"Britain has this network of satellite tax havens around the world that have been acting as feeders," said Nicholas Shaxon, author of the book "Treasure Islands."
Shaxon said he was encouraged by the succession of whistleblowing employees over the years, and described the latest leak as the most significant to date.
"I hope this has created a new willingness among players who are inside the system to say, 'Hang on, maybe this isn't such a good thing,'" Shaxon said.
French President Francois Hollande, who has promised to clean up France's finances, has had a particularly bad week when it comes to news about tax havens. No sooner had Cahuzac acknowledged lying about his offshore accounts than news emerged in the newspaper Le Monde that his former campaign treasurer, Jean-Jacque Augier, was a shareholder in two firms in the Cayman Islands, through a holding company.
Augier said he did nothing wrong. Cahuzac was felled by a recording of him talking about his accounts that was leaked to French website Mediapart.
The International Consortium of Investigative Journalists consortium promised Friday to continue publishing details in coming weeks. Hudson, the senior editor, said the goal was to shed light on an industry that has thrived on secrecy.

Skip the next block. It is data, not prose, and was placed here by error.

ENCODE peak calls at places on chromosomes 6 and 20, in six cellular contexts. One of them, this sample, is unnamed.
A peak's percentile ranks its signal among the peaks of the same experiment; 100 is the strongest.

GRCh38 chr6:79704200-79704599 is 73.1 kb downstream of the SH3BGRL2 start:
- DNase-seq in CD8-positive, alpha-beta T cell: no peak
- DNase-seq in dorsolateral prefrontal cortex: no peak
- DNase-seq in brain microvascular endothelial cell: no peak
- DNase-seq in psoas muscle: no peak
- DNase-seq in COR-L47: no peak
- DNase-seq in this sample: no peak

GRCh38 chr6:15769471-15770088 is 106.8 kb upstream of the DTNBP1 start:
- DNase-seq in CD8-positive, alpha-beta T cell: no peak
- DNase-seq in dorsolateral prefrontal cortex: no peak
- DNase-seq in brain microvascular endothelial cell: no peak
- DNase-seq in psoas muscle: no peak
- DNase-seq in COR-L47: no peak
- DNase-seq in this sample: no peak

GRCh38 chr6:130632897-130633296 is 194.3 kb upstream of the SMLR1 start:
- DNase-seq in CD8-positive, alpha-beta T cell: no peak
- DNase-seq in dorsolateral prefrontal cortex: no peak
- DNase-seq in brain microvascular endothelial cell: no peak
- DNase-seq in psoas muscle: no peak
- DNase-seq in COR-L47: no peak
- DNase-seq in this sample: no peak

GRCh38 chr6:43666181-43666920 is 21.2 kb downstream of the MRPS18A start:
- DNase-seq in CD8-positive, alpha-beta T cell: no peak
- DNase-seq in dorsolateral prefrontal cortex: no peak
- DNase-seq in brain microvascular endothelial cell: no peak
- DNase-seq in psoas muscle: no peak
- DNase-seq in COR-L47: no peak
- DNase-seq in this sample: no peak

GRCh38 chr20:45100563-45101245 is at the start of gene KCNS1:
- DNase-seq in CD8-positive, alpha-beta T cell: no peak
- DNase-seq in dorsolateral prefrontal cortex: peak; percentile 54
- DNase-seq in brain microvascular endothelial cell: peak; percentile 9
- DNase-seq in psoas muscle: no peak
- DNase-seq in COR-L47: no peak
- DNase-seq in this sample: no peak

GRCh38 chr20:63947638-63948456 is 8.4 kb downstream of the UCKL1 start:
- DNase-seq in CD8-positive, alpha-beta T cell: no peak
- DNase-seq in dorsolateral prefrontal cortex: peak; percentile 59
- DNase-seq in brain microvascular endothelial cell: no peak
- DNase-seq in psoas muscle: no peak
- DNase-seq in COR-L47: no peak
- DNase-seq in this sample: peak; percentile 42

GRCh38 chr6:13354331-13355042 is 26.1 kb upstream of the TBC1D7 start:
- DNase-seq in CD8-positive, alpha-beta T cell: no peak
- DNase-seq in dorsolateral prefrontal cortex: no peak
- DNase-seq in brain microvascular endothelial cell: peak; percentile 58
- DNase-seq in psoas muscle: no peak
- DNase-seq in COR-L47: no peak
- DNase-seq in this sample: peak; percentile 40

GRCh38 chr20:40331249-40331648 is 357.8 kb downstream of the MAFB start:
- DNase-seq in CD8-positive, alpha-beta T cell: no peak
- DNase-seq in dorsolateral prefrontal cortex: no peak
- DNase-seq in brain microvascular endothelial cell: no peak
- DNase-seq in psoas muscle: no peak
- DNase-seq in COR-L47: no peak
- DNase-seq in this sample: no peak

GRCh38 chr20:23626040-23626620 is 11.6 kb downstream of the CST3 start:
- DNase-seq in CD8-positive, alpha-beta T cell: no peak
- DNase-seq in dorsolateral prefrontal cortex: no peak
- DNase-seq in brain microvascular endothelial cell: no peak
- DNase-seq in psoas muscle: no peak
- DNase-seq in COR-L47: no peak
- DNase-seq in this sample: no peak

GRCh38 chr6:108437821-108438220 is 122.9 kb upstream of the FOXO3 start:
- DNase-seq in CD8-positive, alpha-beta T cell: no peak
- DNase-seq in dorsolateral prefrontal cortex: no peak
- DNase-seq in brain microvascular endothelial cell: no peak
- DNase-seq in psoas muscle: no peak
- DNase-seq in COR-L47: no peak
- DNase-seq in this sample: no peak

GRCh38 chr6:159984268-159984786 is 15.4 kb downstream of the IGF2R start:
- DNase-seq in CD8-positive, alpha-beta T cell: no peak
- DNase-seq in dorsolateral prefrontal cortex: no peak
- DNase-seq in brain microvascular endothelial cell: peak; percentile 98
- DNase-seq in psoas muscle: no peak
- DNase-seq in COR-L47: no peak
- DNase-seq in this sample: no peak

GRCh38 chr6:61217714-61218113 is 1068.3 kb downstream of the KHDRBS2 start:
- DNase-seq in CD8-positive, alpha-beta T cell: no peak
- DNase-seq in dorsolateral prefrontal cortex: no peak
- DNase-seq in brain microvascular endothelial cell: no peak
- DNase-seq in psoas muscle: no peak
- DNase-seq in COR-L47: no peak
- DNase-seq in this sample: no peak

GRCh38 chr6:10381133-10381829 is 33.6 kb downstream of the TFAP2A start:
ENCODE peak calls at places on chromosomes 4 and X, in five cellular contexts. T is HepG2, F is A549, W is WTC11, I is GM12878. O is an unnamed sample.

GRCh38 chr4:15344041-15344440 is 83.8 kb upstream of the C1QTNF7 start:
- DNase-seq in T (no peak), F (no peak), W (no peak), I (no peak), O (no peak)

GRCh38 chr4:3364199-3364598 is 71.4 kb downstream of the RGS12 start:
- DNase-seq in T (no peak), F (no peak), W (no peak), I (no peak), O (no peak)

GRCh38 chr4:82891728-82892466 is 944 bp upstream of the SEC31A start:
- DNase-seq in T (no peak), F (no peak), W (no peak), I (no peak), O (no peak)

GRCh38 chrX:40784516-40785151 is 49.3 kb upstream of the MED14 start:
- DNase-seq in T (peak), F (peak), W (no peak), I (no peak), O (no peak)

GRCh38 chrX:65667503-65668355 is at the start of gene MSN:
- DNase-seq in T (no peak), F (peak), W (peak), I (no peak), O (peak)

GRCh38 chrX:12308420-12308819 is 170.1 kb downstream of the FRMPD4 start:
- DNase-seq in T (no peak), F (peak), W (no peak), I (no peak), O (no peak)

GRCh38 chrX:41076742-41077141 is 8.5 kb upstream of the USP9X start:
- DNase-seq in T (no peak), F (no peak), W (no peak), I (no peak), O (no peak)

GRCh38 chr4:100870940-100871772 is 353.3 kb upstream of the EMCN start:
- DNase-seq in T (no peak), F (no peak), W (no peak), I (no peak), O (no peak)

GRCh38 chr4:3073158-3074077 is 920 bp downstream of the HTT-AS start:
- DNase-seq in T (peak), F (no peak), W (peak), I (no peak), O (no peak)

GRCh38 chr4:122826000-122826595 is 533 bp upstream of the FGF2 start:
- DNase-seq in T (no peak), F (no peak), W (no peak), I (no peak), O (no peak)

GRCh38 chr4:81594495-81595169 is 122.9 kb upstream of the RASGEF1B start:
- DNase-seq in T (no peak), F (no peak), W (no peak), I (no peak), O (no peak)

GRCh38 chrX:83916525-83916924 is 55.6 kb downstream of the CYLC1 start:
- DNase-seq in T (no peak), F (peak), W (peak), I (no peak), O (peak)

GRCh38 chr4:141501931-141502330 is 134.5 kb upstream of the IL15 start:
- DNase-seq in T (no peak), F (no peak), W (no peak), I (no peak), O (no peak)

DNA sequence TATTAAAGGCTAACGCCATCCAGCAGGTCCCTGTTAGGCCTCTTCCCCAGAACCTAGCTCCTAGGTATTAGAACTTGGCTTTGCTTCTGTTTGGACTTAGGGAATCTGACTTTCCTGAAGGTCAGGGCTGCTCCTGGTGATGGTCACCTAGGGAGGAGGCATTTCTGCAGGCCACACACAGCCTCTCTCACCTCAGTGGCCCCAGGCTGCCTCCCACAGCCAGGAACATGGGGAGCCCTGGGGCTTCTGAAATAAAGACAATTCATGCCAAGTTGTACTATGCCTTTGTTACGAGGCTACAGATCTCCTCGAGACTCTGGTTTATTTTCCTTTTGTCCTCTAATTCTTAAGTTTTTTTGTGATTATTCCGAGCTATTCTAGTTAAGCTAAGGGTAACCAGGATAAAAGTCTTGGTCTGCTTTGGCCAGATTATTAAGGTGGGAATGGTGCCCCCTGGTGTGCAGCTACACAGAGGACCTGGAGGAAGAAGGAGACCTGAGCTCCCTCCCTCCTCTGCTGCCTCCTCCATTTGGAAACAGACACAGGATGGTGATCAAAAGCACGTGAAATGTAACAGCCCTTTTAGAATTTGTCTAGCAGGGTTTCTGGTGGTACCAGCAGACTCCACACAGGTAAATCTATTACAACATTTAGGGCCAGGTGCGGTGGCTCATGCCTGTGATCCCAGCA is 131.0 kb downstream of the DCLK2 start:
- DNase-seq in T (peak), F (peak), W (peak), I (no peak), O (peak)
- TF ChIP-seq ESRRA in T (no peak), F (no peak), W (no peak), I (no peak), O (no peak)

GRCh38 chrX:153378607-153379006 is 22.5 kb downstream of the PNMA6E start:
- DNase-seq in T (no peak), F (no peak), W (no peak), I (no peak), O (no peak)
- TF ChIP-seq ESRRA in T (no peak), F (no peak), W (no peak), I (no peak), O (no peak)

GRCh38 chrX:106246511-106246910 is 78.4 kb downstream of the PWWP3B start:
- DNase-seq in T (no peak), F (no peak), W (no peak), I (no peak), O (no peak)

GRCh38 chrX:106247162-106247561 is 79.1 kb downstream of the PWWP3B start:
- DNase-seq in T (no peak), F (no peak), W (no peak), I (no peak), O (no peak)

"It becomes a question of not necessarily right or wrong, but it is a question of how our world works and how some folks who have the wherewithal to use havens get a degree of secrecy and tax benefits that average folks don't have access to," he said.
Tim Ridley, former chairman of the Cayman Islands Monetary Authority, warned against any satisfaction people may get from seeing the private banking information of the wealthy splashed across the Internet.
"Whatever may happen with offshore accounts today with everybody smiling about it could happen to onshore accounts in London or New York tomorrow," Ridley said. "Normally people are entitled to information about their financial affairs or their medical affairs to be private."
Ridley said there remained entirely legitimate reasons to set up accounts offshore, even for individuals, especially those from volatile countries: "Unstable governments have a habit of taking people's money in unjustified circumstances."
Shaxon was less concerned about the rights of wealthy individuals holding secret bank accounts.
"I don't think we should be worried about the sensitivities of the poor banker and poor criminals whose criminal activities are being exposed," he said. "If there are people who are doing nothing wrong and their information is being exposed, then it's collateral. It's a price to be paid."
Both Ridley and Shaxon — coming from entirely opposite perspectives — agreed that the disclosures dented the world of offshore banking, but were hardly a fatal blow.
And experts say it will take years for current efforts against secrecy to fully take hold.
"It is ultimately public pressure that is going to make a difference here," Shaxon said.
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